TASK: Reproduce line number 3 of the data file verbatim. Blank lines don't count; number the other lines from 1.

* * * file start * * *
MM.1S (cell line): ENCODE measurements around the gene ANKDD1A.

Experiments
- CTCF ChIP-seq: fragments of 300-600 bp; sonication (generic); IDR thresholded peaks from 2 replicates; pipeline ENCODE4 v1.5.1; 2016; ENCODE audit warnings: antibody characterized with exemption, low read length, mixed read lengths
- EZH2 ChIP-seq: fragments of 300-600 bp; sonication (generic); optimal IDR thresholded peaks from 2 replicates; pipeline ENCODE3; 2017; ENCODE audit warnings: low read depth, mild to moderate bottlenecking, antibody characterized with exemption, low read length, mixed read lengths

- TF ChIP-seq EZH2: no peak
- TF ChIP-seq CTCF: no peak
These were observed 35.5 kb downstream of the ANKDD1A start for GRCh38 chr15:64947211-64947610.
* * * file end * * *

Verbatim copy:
- CTCF ChIP-seq: fragments of 300-600 bp; sonication (generic); IDR thresholded peaks from 2 replicates; pipeline ENCODE4 v1.5.1; 2016; ENCODE audit warnings: antibody characterized with exemption, low read length, mixed read lengths